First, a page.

Ozone, the second most powerful oxidant readily available is an excellent sterilizing agent as well as chemical oxidizing agent. Because of this property, it has been studied for preservation foods. Indeed, many European countries currently employ ozone for maintaining holds of refrigerated ships free of bacteria, molds, odors, ets., for preservation of cheeses, eggs, some meats, poultry, some berries and some fruits. Much of this technology was developed shortly after World War II. Many of the earlier studies reported in the literature came to conflicting conclusions with respect to the efficiancy of ozone in providing improvements in storage lives of perishable foods.
In light of modern advances in ozone generation and associated equipment, as well as increased understandings of the various technologies associated with the application and handling of ozone, and advances in methods of food transportation (containerization and modularization), it is believed to be timely to re-evaluate the potentials for this versatile, but little understood oxidant/disinfectant, to provide cost-effective benefits in food preservation. This paper represents a first attempt to review past and current studies, with suggestions for future studies to develop those benefits which appear to be achievable for the food preservation and distribution industries.
Many studies have been carried out in the past century to evaluate the effectiveness of utilizing ozone in food preservation and transportation of perishable foods. Advances have been made over the years in the development of ozone generation.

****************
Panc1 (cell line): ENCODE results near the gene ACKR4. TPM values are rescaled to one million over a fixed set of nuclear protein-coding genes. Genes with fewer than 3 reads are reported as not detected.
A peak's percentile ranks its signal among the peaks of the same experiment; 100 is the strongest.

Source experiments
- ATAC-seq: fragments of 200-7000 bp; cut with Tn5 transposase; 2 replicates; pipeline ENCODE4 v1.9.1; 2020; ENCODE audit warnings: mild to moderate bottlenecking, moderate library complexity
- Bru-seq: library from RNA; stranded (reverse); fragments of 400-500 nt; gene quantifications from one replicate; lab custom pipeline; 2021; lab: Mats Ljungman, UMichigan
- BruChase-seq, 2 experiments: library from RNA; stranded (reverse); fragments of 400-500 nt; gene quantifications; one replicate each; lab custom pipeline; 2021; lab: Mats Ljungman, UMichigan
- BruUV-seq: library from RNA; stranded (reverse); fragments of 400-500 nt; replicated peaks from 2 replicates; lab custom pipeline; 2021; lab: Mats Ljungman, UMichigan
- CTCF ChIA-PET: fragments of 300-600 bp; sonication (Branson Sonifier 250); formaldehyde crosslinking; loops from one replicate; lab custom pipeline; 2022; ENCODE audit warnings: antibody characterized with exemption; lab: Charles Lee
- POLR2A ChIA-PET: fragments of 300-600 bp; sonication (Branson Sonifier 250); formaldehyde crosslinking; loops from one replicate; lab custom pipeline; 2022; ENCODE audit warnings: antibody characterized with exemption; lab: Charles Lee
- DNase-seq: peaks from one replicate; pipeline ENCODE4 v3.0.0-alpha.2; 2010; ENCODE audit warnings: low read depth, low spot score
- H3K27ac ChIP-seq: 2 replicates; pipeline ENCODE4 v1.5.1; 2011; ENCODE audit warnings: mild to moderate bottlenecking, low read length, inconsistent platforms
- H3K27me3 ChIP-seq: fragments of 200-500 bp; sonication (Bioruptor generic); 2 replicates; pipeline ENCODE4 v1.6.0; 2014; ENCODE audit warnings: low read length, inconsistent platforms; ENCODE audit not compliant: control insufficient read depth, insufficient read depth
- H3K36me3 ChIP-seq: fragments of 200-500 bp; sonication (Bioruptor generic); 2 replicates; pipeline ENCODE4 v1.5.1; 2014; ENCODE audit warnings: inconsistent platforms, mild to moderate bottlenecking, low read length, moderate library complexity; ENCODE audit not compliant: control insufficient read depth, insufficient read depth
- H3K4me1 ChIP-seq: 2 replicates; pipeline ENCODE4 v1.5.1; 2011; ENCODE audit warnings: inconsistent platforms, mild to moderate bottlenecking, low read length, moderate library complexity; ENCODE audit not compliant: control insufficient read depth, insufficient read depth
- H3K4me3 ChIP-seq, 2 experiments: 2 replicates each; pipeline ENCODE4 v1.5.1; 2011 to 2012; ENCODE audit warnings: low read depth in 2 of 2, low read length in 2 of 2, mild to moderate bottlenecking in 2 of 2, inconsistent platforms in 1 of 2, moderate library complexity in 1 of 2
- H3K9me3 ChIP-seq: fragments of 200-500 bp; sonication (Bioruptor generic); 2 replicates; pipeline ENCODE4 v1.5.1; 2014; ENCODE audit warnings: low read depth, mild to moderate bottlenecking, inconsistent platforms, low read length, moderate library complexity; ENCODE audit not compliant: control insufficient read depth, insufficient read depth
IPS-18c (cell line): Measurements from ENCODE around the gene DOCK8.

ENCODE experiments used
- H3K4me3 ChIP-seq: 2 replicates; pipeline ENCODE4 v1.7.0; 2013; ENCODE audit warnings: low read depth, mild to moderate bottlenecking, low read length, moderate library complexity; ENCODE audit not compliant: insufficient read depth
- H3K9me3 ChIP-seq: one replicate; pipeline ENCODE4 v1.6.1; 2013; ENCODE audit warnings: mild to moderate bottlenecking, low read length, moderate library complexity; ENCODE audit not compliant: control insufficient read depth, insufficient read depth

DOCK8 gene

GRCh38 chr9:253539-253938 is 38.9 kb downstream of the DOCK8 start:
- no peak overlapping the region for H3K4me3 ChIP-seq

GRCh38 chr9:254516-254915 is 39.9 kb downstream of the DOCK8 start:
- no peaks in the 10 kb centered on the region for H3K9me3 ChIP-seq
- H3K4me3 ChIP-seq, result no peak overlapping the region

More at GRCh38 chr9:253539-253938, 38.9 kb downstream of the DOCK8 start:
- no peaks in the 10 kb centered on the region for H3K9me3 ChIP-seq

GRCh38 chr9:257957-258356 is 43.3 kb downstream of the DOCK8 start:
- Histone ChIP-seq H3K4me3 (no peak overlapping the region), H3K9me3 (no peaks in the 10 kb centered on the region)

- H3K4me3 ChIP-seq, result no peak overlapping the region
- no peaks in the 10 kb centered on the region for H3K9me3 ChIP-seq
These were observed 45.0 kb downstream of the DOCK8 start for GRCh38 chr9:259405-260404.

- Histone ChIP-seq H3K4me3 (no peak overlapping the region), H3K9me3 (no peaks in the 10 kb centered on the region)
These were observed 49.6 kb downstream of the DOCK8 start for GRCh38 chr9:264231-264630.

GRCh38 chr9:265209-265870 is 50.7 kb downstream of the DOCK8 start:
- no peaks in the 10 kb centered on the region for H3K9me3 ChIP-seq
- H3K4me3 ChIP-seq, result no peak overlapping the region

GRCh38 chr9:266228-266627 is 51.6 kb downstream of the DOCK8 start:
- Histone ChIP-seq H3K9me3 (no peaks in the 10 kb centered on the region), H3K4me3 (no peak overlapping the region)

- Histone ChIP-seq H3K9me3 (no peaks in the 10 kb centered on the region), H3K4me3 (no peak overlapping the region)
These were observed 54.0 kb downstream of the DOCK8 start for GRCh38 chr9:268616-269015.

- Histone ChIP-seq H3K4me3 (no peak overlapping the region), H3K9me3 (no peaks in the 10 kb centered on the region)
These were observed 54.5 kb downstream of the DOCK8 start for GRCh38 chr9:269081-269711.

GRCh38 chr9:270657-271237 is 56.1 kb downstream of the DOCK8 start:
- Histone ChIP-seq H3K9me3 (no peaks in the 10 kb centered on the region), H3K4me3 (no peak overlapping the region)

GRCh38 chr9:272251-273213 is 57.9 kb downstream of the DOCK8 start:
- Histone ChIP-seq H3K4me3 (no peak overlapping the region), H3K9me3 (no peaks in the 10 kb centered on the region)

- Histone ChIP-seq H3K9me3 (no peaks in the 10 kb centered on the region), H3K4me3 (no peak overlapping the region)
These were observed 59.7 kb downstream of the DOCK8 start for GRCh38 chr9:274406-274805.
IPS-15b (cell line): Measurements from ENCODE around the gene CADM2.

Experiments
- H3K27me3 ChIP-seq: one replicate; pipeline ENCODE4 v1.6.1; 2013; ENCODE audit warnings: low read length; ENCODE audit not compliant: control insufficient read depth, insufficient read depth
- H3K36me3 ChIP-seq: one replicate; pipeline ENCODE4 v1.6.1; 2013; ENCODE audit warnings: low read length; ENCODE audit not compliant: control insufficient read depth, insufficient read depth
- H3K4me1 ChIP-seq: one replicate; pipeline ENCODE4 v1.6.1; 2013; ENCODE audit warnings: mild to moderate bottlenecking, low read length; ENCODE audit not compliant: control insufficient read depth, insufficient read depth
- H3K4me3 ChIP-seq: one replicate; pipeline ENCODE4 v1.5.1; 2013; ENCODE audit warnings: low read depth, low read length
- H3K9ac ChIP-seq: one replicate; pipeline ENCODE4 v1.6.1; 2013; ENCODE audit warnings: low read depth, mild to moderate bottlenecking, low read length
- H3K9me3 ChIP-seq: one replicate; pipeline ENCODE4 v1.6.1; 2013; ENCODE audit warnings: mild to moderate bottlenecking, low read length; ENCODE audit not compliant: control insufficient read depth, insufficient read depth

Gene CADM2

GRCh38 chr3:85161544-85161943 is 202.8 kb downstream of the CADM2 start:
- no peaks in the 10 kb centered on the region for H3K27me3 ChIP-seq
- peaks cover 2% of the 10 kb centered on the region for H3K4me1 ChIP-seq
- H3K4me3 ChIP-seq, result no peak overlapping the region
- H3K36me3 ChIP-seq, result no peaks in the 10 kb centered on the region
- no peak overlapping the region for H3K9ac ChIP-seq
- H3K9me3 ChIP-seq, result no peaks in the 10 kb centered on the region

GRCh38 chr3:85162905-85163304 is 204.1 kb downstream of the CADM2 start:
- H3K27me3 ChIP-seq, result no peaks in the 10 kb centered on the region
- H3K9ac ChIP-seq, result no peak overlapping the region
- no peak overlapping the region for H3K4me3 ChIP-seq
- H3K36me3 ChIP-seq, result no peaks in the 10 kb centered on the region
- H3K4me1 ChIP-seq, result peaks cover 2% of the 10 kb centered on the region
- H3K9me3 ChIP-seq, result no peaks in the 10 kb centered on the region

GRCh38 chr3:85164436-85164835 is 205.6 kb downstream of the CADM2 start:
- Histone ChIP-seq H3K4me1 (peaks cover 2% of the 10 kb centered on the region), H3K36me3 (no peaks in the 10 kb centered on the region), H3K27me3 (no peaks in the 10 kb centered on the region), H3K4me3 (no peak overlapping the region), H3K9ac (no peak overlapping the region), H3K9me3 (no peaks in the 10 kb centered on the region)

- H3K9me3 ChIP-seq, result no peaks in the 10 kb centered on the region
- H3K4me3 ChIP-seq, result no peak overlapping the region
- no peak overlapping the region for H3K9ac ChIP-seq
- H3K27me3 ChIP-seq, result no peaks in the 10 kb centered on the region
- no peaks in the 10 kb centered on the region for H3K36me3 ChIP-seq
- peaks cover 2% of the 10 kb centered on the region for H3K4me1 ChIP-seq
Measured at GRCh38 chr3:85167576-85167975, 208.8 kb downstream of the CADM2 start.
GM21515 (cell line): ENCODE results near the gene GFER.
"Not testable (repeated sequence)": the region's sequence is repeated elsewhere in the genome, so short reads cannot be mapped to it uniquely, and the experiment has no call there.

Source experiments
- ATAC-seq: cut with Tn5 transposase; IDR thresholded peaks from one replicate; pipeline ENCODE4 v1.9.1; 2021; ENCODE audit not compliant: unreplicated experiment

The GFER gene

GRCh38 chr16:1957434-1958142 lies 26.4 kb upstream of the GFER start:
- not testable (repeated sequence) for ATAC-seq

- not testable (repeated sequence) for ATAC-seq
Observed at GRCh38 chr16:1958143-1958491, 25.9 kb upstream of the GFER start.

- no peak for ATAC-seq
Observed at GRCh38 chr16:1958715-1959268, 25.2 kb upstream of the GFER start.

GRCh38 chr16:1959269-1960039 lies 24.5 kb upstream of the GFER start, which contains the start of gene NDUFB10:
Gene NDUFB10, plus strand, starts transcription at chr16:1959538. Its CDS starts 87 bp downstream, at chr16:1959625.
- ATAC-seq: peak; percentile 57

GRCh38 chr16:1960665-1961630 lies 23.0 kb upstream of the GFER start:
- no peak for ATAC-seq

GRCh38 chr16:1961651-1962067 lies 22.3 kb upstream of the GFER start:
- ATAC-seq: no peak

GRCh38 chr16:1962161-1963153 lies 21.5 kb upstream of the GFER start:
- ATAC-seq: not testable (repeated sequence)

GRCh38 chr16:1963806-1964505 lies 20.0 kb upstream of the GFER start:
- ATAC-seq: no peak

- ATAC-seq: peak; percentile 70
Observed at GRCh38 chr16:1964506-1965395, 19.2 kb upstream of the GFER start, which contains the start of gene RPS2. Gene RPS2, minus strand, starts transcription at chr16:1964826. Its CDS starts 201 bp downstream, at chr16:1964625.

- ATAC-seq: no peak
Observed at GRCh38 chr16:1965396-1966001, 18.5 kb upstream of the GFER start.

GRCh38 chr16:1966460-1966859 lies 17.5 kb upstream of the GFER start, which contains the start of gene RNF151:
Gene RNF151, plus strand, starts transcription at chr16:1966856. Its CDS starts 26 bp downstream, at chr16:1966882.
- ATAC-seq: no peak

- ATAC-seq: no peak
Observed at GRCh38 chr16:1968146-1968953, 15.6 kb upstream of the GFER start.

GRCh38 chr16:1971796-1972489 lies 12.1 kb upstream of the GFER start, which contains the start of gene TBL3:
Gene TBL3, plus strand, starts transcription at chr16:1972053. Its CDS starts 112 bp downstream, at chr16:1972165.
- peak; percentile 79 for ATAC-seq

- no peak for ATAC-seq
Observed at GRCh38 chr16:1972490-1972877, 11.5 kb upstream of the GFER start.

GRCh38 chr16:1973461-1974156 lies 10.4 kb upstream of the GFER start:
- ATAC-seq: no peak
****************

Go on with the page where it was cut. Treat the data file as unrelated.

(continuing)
The purpose of this study was to review and evaluate many earlier studies involving ozone. Some of the earlier results were inconsistent due to less structured scientific methods and challenges in measuring ozone levels due to lack monitoring systems. Early food preservation studies included: cold storage of fruits including cranberries, apples, oranges, lemons, peaches, and bananas, storage of potatoes, corn seed and soybeans, cheeses, poultry, and fish.
In reviewing these early studies, it is apparent that ozone contributes to extending the shelf life of ripening fruits and vegetables. Many fruits emit ethylene gas, which accelerates their ripening. Ozone reacts with ethylene, produces intermediate ethylene oxide which fights against mold, yeast and bacterial growth and slows the ripening process. Ozone was effective in controlling bacteria and mold on fresh meat when applied early in the meats storage. The bacterial growth rate on the surface of poultry is reduced when washed with ozonated water. Fresh fish preservation through the ozanization of sterlized ice for packaging and transportation offers great potential to eliminate fish spoilage.
OZONE: SCIENCE AND ENGINEERING
Vol. 4, pp. 147-163, 1982
Pergamon Press Ltd.
Printed in the USA